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PE Compound
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TOPIC: PE Compound

PE Compound 1 year, 3 months ago #1780

Hope everything going fine with everybody.

The reason to write is because we're now running PE compound in the plant and we're experiencing some cracks in the insulation in one of the mechanical tests that we need to perform, On the cold bend test the heavy gauges are failing due some circular or longitudinal crack. We're using a core preheater at 120C as well as a Thermolator (for "cooling" the cable slowly - Gradient cooling in the water trough at 60C The extruder profile temp that I'm using is 210 C average on a 80mm extruder with a 24:1 barrier screw.

Any advice to improve this condition will be much appreciated,


Re: PE Compound 1 year, 3 months ago #1781

Hello xzfxhg,

The one important thing you haven't told us is the kind of PE compound this is. For example LLD, LD, MD mixed, MD polymerized or HD.

Please let us know the details ASAP.

Thank you.

Peter J. Stewart-Hay
Stewart-Hay Associates
519 641- 3212

Re: PE Compound 1 year, 3 months ago #1782

Hello Peter,

The cracks come on PE with 18% EVA blended in it and the profile is 210 C and the other compound that I'm using is HDPE at 150 C and sometimes I see some leak sparks on it

Thanks for your support



Re: PE Compound 1 year, 3 months ago #1783

Hello Angel,

The first thing is the EVA blend:

The mixing of poly(ethylene-co-vinyl acetate) EVA and semi-crystalline polymers such as low density polyethylene (LDPE) gives a blend with better flexibility, toughness and high resistance to environmental stress cracking. The latter is due to increased adhesive strength at the matrix-rubber particle interface.

The second thing is your extruder profiles:

EVA Blend (LDPE?) - A flat 210C (410F) temperature profile I guess is OK but I am not used to flat profiles. Melt temperature please.
HDPE - A flat temperature temperature of 150C (302F) seems quite low to me. Again, I need to know your melt temperature.
The 24:1 L:D and a barrier screw are fine as is the gradient cooling in the first section of the water cooling trough.

If I were you, I would get hold of the polymer manufacturer(s) and get their chemical engineer(s) quickly out to your plant for a visit. They should be providing you with the recommended extrusion temperature profiles for the compounds in question. Not the salesmen cannot help you with technical problems.

Are you cooling the screw?

What are you using for screen packs? Describe.

Are there any other things I need to know about these compounds such as the percentage of color concentrate, other fillers in the compounds or cooling water on the screw?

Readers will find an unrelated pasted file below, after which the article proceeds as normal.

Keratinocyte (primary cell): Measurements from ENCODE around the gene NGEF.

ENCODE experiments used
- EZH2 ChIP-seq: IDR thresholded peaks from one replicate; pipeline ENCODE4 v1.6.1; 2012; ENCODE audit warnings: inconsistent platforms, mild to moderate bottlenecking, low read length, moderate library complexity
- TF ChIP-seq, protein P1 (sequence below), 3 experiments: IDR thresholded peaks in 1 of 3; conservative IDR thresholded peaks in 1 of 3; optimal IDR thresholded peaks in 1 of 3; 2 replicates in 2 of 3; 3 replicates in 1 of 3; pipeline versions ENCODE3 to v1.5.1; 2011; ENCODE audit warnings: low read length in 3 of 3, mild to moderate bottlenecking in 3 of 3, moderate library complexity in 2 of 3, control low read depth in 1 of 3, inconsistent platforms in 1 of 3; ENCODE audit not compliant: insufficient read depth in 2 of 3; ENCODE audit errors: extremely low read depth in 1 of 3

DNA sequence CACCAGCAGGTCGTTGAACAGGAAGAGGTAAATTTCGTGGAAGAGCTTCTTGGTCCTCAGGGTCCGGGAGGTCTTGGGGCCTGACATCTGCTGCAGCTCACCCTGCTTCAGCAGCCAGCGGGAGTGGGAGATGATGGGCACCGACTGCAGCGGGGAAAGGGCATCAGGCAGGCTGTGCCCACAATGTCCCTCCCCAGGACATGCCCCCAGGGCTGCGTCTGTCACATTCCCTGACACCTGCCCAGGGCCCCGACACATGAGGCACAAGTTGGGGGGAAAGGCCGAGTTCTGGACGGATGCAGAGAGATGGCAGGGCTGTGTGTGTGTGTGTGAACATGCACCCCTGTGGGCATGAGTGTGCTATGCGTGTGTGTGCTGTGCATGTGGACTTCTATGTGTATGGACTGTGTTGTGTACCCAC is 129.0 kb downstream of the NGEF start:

Peter J. Stewart-Hay
Stewart-Hay Associates
519 641- 3212

Re: PE Compound 1 year, 3 months ago #1784

Hi Peter,

On the EVA Blend let me ask to know exactly what kind of PE is also the temp profile that I'm using is
Z1 185C
Z2-Z4 200C
Z5 (Clamp) 215C

The melt temperature for this is 190C (374F)

On the HDPE The profile is
Z1 135C
Z2-Z4 140C
Z5 Clamp 150C

The melt temperature for this is 170C (338F)

We're not cooling the screw and for the screen packs we're using 20/40/60 mesh plus breaker plate.

It depends on the color that I need to run I'm putting between 1-4% of color concentrate at base and 1-2% on the stripes.
The information for the fillers or plasticizers I don't have and don't know if the compound supplier will share.

I'd really appreciate all your support


Re: PE Compound 1 year, 3 months ago #1785

Hello again Angel,

OK and thank you for the information. Don't worry about the fillers and plasticizers. I only asked that question in case you were using a heavily filled fire retardant compound or something like Megalon. It is very easy for us the be caught out because we cannot see what you are seeing.

Think of these pieces of extruder hardware as follows:

- A screen pack is not a filter but rather a method of maintaining the melt pressure inside the extruder. I am used to using symmetrical screen packs such as 20/40/60/40/20. This effectively contains the finest mesh screen.

- A breaker plate not only holds the screen pack but also changes the motion of the melt flow from say rotational to linear along the axis of the extruder.

- A barrier screw is designed to ensure a very stable melt pool (Very homogenous or well mixed and of uniform temperature.) by forcing the melt over a shallow barrier into a brand new screw section. It is not really designed to be a method of heating the melt by shear although there will always be some amount of heat added.

- The thermal heaters and fans are to melt the plastic and effectively control the temperature of the melt.

Please note that in the HDPE case, you are using the barrier section of your screw to add the final heat to your melt by shear. (Your melt temperature is much higher than the zone and clamp temperatures.) I would rather see you adding most of the heat by conventional means and not by shear in the barrier section of the screw.

In both instances I believe your melt temperatures are low and thus I suggest a bit of experimentation to get those temperatures up. (Contact your polymer manufacturer (Through the rep) and learn the extruder temperature profile and melt temperature they recommend for their compounds. They will likely have data sheets for their compounds with this information on it.)

Peter J. Stewart-Hay
Stewart-Hay Associates
519 641- 3212
Last Edit: 1 year, 3 months ago by Archived Forum Admin.
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